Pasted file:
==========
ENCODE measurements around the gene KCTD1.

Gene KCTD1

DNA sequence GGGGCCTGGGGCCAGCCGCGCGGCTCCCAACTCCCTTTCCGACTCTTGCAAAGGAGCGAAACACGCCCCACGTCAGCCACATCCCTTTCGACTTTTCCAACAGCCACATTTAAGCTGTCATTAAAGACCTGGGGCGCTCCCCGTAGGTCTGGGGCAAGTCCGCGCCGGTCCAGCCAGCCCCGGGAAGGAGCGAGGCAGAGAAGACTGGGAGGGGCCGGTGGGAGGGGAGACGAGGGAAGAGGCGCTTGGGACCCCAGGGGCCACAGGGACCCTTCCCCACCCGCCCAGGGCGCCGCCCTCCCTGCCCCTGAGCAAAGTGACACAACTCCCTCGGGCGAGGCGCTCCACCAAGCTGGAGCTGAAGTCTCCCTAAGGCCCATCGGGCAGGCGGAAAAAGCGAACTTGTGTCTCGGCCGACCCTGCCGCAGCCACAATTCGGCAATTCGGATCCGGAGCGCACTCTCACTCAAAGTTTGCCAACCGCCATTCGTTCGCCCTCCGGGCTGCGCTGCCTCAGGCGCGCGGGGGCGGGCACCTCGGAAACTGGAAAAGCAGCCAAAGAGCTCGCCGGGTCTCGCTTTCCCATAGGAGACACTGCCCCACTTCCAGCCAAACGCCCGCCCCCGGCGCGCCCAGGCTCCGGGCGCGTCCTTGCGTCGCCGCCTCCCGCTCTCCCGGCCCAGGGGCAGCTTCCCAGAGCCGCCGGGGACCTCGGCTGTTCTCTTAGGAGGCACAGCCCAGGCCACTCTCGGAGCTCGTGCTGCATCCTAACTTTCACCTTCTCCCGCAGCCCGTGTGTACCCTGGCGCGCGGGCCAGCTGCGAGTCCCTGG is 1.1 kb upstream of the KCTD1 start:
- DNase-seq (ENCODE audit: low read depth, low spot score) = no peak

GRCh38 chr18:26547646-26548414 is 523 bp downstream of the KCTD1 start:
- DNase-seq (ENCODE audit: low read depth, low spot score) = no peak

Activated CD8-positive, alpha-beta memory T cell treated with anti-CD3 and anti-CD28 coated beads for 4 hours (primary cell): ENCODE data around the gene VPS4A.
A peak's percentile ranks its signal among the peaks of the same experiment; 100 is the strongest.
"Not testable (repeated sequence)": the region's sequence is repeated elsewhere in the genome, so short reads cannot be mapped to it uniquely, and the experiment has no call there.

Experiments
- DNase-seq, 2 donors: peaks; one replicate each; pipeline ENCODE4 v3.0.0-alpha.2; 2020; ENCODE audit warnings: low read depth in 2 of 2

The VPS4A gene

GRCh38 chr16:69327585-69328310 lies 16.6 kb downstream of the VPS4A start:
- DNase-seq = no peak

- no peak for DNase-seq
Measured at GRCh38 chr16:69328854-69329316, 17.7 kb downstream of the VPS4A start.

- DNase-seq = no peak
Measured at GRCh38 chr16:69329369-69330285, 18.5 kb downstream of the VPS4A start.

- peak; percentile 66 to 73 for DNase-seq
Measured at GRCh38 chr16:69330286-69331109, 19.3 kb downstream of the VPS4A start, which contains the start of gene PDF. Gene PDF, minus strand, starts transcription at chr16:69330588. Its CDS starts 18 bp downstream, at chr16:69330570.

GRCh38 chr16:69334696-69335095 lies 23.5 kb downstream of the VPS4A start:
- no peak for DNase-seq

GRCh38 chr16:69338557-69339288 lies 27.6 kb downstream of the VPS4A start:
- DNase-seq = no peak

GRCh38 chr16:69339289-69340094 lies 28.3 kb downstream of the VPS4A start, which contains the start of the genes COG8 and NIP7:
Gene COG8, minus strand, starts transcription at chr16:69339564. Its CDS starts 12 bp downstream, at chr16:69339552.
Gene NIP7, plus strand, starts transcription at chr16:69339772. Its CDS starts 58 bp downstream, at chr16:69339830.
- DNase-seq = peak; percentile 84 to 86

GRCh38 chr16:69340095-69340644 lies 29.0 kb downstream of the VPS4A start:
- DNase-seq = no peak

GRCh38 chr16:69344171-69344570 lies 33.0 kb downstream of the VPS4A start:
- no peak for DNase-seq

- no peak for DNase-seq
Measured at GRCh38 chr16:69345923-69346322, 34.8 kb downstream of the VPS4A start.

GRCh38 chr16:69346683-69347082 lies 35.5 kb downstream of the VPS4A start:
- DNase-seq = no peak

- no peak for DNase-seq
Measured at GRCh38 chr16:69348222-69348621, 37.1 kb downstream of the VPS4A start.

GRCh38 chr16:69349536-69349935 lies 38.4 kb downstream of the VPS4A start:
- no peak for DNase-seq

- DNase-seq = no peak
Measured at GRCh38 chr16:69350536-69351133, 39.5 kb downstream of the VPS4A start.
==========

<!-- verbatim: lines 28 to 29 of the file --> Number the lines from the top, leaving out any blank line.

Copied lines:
- DNase-seq = peak; percentile 84 to 86

GRCh38 chr16:69340095-69340644 lies 29.0 kb downstream of the VPS4A start: